I keep detailed coaching notes from every client I have had over the past 11 years as The Restaurant Coach™. Some of those stories make it into my books, speaking gigs, podcasts, or just as a solid warning to new clients about what not to do! Never fear, the names have been changed to protect those that have a restaurant that sucks.
Sidenote: If you just asked yourself the question, "Does my restaurant suck?"...chances are it might. Don't worry, read the rest of this post for ways to not have your restaurant suck!
Working with so many diverse clients is an incredible opportunity for me to share the lessons and challenges I see in restaurants around the world. Oh, and if you think your problems are special to just apply to your restaurant, they are not. All business problems are either people problems or math problems. Get the right people to solve math problems.
You see, it’s not that our problems are that different. It’s the solutions to how you deal with those problems that are the great divide between those that struggle, from those that thrive to the rare few that drive their market.
I’m not a fan of competition. It’s only good for the consumer, not the business. Your goal should always be to dominate your market.
So, here are 10 Lessons I Have Learned So Far From Working with Over 2000 Restaurants:
1. Most people don’t know their numbers.
I am always shocked when I ask an audience how many know the exact cost of every item on their menu and less than 5% raise their hand. if you don’t know your numbers, you don’t know your business. You actually have more of a hobby than a business...a very expensive hobby. You would be better off closing the doors and buying horses.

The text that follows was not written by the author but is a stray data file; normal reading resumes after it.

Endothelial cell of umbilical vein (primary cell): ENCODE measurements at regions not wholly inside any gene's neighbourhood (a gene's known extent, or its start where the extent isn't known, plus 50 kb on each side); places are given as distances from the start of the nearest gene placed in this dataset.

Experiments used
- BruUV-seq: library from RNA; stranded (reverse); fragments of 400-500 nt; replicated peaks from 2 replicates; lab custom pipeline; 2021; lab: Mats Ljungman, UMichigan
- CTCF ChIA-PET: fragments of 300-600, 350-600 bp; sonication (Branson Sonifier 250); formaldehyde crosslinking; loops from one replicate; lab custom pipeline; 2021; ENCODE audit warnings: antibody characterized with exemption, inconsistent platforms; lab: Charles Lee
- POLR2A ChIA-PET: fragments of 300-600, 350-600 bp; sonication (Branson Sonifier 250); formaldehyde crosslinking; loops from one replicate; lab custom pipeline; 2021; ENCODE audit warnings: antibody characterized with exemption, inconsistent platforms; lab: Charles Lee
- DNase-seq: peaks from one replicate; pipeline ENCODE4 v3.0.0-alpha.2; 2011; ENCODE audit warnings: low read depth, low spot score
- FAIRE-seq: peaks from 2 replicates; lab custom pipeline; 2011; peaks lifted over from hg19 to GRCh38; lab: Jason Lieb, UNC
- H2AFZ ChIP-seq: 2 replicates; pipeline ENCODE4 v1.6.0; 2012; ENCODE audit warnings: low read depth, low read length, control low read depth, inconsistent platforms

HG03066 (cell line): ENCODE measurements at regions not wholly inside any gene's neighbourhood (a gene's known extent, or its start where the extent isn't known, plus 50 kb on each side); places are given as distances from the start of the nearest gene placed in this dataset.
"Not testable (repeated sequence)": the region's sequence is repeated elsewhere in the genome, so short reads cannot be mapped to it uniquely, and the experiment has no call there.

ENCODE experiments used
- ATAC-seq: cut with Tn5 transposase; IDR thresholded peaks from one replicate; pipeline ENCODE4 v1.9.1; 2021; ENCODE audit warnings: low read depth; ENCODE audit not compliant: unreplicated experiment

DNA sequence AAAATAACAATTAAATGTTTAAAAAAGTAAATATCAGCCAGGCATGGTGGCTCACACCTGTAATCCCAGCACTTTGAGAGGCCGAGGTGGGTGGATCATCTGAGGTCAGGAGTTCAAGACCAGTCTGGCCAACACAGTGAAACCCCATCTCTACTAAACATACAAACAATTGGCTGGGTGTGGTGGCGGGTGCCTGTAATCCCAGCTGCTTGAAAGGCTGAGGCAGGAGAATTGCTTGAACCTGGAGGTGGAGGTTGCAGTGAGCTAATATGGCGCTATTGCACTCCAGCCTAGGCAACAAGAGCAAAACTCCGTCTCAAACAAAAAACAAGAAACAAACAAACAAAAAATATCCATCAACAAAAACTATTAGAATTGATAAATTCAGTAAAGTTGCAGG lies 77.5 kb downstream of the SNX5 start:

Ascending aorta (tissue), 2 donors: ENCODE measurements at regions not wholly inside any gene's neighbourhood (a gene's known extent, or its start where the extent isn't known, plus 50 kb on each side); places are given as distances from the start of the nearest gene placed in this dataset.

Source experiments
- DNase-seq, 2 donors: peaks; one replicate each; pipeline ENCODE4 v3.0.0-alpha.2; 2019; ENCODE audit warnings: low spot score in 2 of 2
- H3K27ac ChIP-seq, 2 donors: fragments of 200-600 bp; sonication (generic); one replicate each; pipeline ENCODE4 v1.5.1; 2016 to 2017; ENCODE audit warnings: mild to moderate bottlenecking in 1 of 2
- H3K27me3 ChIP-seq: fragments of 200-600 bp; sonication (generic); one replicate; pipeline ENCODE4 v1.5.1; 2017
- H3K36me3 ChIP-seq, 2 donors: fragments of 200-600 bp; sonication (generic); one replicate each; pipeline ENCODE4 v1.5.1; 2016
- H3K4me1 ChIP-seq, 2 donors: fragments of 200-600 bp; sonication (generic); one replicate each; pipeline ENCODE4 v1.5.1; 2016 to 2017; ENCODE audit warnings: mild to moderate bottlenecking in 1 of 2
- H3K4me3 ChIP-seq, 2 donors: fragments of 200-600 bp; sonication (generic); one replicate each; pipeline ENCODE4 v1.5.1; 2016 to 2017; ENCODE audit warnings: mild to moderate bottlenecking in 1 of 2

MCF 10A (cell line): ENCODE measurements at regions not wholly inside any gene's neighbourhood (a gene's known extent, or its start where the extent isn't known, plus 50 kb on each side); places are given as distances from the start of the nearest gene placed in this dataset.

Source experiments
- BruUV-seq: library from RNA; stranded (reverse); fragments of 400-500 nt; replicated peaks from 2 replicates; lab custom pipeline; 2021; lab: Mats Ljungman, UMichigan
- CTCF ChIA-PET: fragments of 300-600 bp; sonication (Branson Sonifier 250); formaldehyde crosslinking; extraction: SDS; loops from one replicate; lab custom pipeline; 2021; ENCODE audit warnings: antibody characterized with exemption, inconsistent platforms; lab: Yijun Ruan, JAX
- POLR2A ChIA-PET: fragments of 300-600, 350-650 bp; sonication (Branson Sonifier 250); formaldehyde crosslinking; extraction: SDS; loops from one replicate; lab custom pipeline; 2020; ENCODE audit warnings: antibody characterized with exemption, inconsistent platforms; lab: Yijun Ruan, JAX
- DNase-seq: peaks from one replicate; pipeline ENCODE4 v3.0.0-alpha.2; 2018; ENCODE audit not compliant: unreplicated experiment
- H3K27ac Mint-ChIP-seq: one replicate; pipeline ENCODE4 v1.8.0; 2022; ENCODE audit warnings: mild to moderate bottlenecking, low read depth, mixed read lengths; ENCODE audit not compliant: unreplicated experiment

2. People don’t know their core values either!
Another shocking result I get when polling audiences is less than 2% of the crowd knows their core values! If you don’t know who you are and what you stand for then why are you in business?
3. Bad hiring is a disease.
I know the labor pool is shrinking and it’s hard to find people out there. Let’s turn that sentence upside down and ask a few questions:
A. Are you actively recruiting talent each week or just placing a couple of boring job ads hoping that the next superstar is going to walk in?
B. Do you have a culture that attracts top talent?
#TruthBomb: A-players don’t want to work for a C-level restaurant.
4. Your time management most likely sucks.
Stop saying you’re too busy. I’ve had clients track their activities for a week and they are always shocked when they see how much time they waste doing stupid activities! If you would focus your energy and attention on a few key tasks each day you would be totally amazed at what you could get done! You’re not as busy as you think.
5. You’re not marketing enough.
I hate to say that a lot of restaurants post on social media, very few actually market. The same boring food pics you post a couple of times a week are competing against the restaurant down the street that is also posting boring food pics. Stop being boring and start getting attention by using video storytelling!
6. You should fire about 20% of your team.
You have some people on your team right now that you know you should get rid of. Those negative energy vampires that just suck the life out of you and your culture. Facilitate their freedom to go down the street to your competition where their negative energy will not harm you anymore. I think to think of this as a form of legal sabotage to your competition. 😃